Ah, Munich in the spring. Strolling the banks of the Isar. Pedaling a boat across the Kleinhesseloher See (a lake) in the English Garden. Then, to wind down the day, hoisting a stein in the biergarten of the Augustinerkeller.
Each of the seven vices can be committed by the record collector -- even sloth, which is the sin of not taking proper care of your LPs, or of failing to file them correctly. But the vice I’ve come to most closely associate with collecting vinyl is greed.
One news item to come out of the 2017 Consumer Electronics Show that got little play in the otherwise exhaustive show coverage on SoundStage! Global was the announcement that Tidal would begin streaming Hi-Res Audio (HRA), effectively immediately. The announcement was made at a Hi-Res Audio Pavilion arranged by the Digital Entertainment Group (DEG) and located not at the Venetian, but at the Las Vegas Convention Center, amid booths filled with camera accessories, VR headsets, and drones. Statements made by other companies at the event indicated that we can soon expect HRA streaming from additional services, including Pandora, Napster (formerly Rhapsody), and HRA download site HDtracks.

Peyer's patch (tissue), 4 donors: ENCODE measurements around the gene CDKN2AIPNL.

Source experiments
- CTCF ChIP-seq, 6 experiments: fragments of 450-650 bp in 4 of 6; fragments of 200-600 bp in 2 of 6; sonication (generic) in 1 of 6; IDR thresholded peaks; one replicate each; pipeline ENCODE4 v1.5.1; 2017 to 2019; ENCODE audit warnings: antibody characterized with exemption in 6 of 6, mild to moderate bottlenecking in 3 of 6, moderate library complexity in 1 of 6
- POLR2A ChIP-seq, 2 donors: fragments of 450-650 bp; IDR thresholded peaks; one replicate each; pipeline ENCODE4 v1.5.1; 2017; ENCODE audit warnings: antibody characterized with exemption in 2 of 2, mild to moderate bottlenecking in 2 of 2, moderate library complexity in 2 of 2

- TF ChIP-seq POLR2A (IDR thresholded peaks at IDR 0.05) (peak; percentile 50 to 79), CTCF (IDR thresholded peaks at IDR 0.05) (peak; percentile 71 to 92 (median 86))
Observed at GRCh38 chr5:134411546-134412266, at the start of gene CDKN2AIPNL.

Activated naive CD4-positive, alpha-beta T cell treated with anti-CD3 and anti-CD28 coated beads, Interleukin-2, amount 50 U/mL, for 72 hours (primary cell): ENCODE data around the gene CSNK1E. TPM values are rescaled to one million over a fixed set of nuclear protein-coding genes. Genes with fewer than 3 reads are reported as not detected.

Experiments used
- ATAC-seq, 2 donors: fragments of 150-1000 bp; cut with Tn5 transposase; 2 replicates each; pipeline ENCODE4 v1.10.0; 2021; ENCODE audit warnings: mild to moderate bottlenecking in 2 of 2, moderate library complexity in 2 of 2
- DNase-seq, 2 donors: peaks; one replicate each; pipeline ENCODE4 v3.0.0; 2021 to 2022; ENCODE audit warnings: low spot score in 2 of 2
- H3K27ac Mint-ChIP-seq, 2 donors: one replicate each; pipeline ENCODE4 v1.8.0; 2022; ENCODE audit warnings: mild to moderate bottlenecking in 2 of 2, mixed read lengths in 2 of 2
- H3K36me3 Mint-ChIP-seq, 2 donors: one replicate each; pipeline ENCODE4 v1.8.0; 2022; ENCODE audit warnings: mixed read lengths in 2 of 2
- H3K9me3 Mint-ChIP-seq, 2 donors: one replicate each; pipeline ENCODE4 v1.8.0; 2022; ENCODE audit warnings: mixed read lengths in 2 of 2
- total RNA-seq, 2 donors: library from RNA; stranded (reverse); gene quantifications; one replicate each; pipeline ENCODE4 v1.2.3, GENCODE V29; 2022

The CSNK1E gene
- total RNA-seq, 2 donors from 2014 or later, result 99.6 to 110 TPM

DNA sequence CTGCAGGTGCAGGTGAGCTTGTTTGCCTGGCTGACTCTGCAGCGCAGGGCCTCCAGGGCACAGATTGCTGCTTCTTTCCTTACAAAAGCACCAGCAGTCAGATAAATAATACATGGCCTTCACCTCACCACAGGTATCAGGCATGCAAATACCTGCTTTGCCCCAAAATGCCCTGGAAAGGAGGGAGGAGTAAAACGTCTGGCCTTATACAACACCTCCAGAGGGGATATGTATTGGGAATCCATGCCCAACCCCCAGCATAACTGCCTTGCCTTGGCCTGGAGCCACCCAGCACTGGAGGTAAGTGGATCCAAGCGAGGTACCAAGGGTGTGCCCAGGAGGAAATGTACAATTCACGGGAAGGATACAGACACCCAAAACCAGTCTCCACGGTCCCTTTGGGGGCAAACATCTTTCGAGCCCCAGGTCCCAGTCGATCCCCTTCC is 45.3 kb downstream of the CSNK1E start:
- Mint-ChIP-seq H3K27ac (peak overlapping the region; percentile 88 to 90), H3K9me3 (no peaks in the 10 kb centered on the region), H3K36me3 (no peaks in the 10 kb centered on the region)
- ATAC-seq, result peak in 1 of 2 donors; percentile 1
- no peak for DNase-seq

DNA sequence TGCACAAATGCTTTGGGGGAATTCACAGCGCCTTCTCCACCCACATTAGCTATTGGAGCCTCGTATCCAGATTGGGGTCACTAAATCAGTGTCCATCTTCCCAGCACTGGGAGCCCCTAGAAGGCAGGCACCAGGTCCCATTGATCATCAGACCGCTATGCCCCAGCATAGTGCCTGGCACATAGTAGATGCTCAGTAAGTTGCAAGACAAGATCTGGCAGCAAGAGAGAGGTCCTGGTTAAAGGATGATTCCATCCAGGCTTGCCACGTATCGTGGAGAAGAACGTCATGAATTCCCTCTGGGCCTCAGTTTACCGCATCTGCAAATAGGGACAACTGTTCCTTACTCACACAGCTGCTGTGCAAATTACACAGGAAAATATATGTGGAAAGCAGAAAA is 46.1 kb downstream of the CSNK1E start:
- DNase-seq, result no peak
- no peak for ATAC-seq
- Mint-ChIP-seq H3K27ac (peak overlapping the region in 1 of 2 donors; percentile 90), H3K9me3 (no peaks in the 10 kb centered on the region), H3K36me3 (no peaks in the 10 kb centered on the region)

Are you aware of Roon? Launched in 2015, the music library, discovery, and playback software has since been written up in several feature articles and reviews appearing on SoundStage! sites. The consensus here is that we like Roon, and recommend it despite the relatively steep cost of entry: $119 USD per year, or $499 lifetime.
The 2017 Consumer Electronics Show was arguably a bust for perfectionist audio, but there were still loads of interesting products to be found if you looked past the typical model of separates plus passive speakers. In retrospect, integrated products with wireless/streaming capability were the norm rather than the exception, indicating that such functionality has become a standard feature in the product lines of many companies. It was also the first audio show at which I saw high-end manufacturers tap Amazon’s voice-controlled Echo Dot to help conduct demos (“Alexa, play us some Norah Jones . . .”). Technology marches on.
Lossy compression, piracy, and poorly compensated artists aside, it would be hard to make the case that, overall, the Internet has been bad for audio. Hearing new recorded music used to involve traveling to a store and buying a physical disc. Now, you can instantly access almost any music you want via streaming. In the case of Tidal HiFi -- and soon, possibly, other services -- you can also stream it in a compressed high-resolution format. Having such a vast library at your disposal has the side benefit of encouraging exploration: In the past three years, I’ve discovered more interesting new music by browsing streaming services than I had in the preceding 15 years, when my only choices were physical discs or downloads. (Legal downloads, that is; I never did the Napster thing, and I’m sure you didn’t either.)
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